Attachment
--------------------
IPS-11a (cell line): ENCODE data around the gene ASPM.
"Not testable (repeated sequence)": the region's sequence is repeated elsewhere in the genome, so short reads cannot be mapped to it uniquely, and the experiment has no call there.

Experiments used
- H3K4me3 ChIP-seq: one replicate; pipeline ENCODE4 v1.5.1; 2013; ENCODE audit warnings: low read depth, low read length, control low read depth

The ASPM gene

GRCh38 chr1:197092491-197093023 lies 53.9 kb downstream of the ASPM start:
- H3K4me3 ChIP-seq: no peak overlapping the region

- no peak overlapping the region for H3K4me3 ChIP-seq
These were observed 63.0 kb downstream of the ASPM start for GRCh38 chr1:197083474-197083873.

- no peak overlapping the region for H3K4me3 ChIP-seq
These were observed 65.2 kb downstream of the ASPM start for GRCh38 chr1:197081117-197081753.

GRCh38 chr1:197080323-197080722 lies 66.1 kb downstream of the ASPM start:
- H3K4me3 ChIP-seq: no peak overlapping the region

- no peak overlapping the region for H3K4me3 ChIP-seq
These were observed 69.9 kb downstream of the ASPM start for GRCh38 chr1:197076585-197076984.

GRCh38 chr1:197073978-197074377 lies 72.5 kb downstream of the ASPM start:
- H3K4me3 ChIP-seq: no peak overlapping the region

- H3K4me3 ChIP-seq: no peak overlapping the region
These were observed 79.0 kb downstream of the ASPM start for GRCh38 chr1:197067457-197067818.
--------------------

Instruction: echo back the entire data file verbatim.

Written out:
IPS-11a (cell line): ENCODE data around the gene ASPM.
"Not testable (repeated sequence)": the region's sequence is repeated elsewhere in the genome, so short reads cannot be mapped to it uniquely, and the experiment has no call there.

Experiments used
- H3K4me3 ChIP-seq: one replicate; pipeline ENCODE4 v1.5.1; 2013; ENCODE audit warnings: low read depth, low read length, control low read depth

The ASPM gene

GRCh38 chr1:197092491-197093023 lies 53.9 kb downstream of the ASPM start:
- H3K4me3 ChIP-seq: no peak overlapping the region

- no peak overlapping the region for H3K4me3 ChIP-seq
These were observed 63.0 kb downstream of the ASPM start for GRCh38 chr1:197083474-197083873.

- no peak overlapping the region for H3K4me3 ChIP-seq
These were observed 65.2 kb downstream of the ASPM start for GRCh38 chr1:197081117-197081753.

GRCh38 chr1:197080323-197080722 lies 66.1 kb downstream of the ASPM start:
- H3K4me3 ChIP-seq: no peak overlapping the region

- no peak overlapping the region for H3K4me3 ChIP-seq
These were observed 69.9 kb downstream of the ASPM start for GRCh38 chr1:197076585-197076984.

GRCh38 chr1:197073978-197074377 lies 72.5 kb downstream of the ASPM start:
- H3K4me3 ChIP-seq: no peak overlapping the region

- H3K4me3 ChIP-seq: no peak overlapping the region
These were observed 79.0 kb downstream of the ASPM start for GRCh38 chr1:197067457-197067818.